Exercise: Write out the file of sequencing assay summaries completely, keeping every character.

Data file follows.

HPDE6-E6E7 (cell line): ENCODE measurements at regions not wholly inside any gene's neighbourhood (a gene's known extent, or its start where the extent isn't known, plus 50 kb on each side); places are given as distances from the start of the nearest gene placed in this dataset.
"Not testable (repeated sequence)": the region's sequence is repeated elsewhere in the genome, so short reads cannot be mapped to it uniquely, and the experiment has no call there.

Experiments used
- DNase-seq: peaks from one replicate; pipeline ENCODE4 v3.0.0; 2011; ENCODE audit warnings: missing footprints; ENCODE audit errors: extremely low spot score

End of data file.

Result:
HPDE6-E6E7 (cell line): ENCODE measurements at regions not wholly inside any gene's neighbourhood (a gene's known extent, or its start where the extent isn't known, plus 50 kb on each side); places are given as distances from the start of the nearest gene placed in this dataset.
"Not testable (repeated sequence)": the region's sequence is repeated elsewhere in the genome, so short reads cannot be mapped to it uniquely, and the experiment has no call there.

Experiments used
- DNase-seq: peaks from one replicate; pipeline ENCODE4 v3.0.0; 2011; ENCODE audit warnings: missing footprints; ENCODE audit errors: extremely low spot score